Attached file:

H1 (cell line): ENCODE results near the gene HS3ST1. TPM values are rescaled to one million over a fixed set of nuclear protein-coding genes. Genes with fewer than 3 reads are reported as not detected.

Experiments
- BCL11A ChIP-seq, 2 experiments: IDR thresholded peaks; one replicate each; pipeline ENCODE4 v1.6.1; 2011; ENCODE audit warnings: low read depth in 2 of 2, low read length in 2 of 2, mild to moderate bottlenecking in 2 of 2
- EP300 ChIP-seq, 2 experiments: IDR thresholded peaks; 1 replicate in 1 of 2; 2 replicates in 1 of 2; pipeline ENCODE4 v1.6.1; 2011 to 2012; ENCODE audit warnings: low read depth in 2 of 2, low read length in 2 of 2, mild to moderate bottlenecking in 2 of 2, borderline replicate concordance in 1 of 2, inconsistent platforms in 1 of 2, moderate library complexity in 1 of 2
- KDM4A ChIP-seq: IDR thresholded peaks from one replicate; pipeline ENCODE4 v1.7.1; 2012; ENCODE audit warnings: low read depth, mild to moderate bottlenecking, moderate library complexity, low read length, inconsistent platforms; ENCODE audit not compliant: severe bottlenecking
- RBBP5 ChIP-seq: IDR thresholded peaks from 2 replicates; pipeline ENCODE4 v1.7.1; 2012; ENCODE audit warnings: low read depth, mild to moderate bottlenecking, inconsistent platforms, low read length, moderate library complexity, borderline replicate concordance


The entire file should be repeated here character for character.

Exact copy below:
H1 (cell line): ENCODE results near the gene HS3ST1. TPM values are rescaled to one million over a fixed set of nuclear protein-coding genes. Genes with fewer than 3 reads are reported as not detected.

Experiments
- BCL11A ChIP-seq, 2 experiments: IDR thresholded peaks; one replicate each; pipeline ENCODE4 v1.6.1; 2011; ENCODE audit warnings: low read depth in 2 of 2, low read length in 2 of 2, mild to moderate bottlenecking in 2 of 2
- EP300 ChIP-seq, 2 experiments: IDR thresholded peaks; 1 replicate in 1 of 2; 2 replicates in 1 of 2; pipeline ENCODE4 v1.6.1; 2011 to 2012; ENCODE audit warnings: low read depth in 2 of 2, low read length in 2 of 2, mild to moderate bottlenecking in 2 of 2, borderline replicate concordance in 1 of 2, inconsistent platforms in 1 of 2, moderate library complexity in 1 of 2
- KDM4A ChIP-seq: IDR thresholded peaks from one replicate; pipeline ENCODE4 v1.7.1; 2012; ENCODE audit warnings: low read depth, mild to moderate bottlenecking, moderate library complexity, low read length, inconsistent platforms; ENCODE audit not compliant: severe bottlenecking
- RBBP5 ChIP-seq: IDR thresholded peaks from 2 replicates; pipeline ENCODE4 v1.7.1; 2012; ENCODE audit warnings: low read depth, mild to moderate bottlenecking, inconsistent platforms, low read length, moderate library complexity, borderline replicate concordance